Regarding the historicity of Jesus, there's a common thing that many anti-mythicists resort to saying when they dismiss mythicism, and I've seen it so many times now that it merits a response. Generally the discussion takes place in an online forum or in the comments section of some blog post, since this debate hasn't gotten much attention among contemporary New Testament scholars and ancient historians (who are of the general opinion that there was an historical Jesus at the root of the Christian religious tradition). And quite often during the course of that discussion, somebody will argue as follows:
I'm an atheist, so I don't buy the Christian story. I don't think there's enough evidence to conclude that Jesus was resurrected or that he performed miracles, so Christianity just isn't a tenable view in my opinion. Nevertheless, I find that mythicists go too far in the other direction. There's simply no need to deny that Jesus ever existed at all in order to deny Christianity. Why not just accept that he was an ordinary (non-magical) person?
Now, as I said, this is a general kind of argument I have encountered multiple times. It's by no means intended to be a straw man. (To that end, I'll try to update this blog post with actual quoted examples whenever I come across them.)

While I think the person who says this sort of thing is certainly correct--you can deny the Christian story without denying the historicity of Jesus, as many scholars do (e.g. see Bart Ehrman)--this is just hopeless as a response to those who argue for mythicism. If the primary mythicist argument was that we know that Jesus didn't exist because we know that Christianity is false, and the only way for Christianity to be false is for Jesus to be entirely mythical, then this would suffice as an argument. And it would be a pretty decent argument, too. It quite accurately explains that even if there was an historical Jesus, Christianity could still be false. But, of course, that much is already obvious (which means that pretend argument for mythicism was obviously terrible to begin with). And that's why no respectable mythicist would ever argue for hi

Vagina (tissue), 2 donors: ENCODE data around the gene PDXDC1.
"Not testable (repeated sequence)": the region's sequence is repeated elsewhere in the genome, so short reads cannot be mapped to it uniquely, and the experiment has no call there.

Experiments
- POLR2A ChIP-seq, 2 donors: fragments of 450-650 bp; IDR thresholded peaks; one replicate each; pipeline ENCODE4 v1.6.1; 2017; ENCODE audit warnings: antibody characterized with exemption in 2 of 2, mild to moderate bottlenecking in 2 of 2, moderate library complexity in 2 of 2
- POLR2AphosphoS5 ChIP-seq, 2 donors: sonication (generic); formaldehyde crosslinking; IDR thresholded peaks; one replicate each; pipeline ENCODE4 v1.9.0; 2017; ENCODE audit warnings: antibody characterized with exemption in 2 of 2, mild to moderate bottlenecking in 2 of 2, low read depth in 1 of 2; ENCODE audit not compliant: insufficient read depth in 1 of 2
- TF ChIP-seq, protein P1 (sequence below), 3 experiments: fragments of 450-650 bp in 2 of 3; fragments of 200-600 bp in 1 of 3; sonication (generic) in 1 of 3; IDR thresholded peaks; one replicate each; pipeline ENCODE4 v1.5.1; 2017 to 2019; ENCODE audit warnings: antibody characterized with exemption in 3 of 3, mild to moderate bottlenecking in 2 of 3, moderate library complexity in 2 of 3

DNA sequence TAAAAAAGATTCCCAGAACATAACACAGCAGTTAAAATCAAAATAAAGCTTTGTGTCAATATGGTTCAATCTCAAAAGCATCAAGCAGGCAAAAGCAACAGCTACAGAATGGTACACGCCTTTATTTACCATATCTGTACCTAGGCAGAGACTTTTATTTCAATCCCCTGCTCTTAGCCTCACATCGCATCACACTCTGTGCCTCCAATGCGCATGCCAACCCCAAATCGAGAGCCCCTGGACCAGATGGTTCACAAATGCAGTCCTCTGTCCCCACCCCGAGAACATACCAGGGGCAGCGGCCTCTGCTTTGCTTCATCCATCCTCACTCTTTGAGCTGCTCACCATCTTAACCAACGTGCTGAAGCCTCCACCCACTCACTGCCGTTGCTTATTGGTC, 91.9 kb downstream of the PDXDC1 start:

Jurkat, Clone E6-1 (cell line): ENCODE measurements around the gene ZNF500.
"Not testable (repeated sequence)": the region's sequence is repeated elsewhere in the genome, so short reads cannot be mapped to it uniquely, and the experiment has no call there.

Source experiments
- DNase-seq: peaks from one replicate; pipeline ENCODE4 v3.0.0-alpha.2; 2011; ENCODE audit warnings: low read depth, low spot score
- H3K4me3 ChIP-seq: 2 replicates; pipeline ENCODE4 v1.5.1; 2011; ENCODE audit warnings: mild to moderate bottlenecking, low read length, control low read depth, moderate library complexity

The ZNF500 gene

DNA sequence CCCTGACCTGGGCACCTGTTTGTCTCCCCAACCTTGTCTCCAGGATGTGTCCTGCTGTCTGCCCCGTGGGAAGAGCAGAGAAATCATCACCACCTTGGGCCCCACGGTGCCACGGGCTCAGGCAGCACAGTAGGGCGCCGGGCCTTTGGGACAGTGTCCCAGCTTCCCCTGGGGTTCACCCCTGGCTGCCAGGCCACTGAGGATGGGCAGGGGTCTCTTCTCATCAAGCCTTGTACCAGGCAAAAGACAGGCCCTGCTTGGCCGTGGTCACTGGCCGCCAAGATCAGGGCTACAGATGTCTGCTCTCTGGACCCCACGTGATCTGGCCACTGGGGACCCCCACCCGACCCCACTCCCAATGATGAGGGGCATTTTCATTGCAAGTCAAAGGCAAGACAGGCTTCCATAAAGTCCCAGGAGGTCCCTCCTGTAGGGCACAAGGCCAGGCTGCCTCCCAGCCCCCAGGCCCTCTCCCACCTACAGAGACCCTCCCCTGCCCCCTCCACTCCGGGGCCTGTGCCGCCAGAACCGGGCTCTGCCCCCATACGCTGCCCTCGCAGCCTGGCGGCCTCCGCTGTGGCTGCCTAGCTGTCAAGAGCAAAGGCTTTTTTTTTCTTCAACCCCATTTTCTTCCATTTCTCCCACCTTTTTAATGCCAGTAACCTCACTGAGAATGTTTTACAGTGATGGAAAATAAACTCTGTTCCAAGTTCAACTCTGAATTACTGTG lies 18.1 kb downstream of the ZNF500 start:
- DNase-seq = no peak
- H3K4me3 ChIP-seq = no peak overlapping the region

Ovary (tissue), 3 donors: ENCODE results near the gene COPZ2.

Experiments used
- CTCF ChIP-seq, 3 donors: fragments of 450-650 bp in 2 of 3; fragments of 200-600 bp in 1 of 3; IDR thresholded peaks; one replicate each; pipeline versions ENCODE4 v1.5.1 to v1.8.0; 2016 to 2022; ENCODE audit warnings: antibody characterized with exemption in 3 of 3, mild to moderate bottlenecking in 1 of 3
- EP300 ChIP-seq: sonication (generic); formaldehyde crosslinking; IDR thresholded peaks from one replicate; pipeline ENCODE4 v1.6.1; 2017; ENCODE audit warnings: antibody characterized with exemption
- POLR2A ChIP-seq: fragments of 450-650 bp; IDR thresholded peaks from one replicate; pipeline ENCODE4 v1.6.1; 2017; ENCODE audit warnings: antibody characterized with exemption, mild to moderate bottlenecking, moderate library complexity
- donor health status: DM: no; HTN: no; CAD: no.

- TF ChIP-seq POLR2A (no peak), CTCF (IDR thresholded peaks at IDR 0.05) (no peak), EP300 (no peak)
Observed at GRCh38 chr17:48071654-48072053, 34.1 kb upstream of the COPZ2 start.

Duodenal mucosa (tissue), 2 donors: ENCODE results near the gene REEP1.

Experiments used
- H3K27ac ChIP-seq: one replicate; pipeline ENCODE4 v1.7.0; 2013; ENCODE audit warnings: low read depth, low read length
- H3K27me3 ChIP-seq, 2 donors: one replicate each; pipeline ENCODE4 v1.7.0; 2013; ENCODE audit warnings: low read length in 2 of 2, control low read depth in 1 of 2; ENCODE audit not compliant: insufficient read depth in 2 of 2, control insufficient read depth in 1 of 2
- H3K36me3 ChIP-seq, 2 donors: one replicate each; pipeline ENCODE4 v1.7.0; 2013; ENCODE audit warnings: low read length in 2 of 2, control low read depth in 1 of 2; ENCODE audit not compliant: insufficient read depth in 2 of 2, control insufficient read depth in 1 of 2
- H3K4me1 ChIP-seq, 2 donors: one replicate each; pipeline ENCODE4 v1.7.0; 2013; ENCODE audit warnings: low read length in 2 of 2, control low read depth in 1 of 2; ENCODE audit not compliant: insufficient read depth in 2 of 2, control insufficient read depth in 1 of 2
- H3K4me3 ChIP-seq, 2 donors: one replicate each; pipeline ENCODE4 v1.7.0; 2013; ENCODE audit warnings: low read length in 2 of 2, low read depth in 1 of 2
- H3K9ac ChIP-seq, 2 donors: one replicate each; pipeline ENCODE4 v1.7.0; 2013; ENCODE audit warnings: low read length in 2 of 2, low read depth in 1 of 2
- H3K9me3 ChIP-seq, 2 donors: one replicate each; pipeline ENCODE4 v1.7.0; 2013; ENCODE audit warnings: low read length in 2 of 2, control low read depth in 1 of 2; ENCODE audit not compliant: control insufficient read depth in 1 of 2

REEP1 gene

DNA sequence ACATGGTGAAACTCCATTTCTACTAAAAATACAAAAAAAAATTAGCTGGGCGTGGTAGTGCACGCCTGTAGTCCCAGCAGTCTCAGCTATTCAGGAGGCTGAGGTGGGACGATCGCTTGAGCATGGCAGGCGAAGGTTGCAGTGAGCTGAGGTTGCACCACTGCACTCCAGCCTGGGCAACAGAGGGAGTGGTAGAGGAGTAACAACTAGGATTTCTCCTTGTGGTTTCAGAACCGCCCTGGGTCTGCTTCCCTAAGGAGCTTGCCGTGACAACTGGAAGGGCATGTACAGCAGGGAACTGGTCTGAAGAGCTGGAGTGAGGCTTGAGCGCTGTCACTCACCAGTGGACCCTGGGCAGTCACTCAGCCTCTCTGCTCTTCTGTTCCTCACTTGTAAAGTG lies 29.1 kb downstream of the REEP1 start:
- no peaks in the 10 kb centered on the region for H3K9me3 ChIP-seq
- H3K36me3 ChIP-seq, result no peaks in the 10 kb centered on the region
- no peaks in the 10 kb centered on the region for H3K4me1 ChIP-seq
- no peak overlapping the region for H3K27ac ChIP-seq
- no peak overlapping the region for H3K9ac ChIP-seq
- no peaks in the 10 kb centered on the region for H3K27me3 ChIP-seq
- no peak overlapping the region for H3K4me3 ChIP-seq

s or her view on the mere grounds that Christianity is false.

The problem here is that mythicists offer other kinds of evidence for their view, and the above quoted passage does not suffice as a response to those historical arguments. Consider the case that Earl Doherty has made for mythicism, for example. He argues that the hypothesis that Jesus was never an historical person, but was rather a mythical figure who later got "historicized" by being placed in an historical context in religious writings, is the best explanation of all of the available evidence. The proper response to him is not to just reassure him that he can reject Christianity without being a mythicist. Rather, the proper response to him, if you're going to reject his argument, is to explain why his hypothesis isn't the best explanation of the evidence. To instead declare that he's just gone too far in the other direction doesn't count as a response at all, actually. It merely avoids the debate altogether.

So if you want to argue that mythicism is false, that's fine. But don't assume that it's probably false just because you don't need to accept that view to avoid Christianity.

Of course, people who say this sort of thing in these discussions might respond to what I've said by claiming that I'm misunderstanding their purpose in saying this. I imagine they might claim: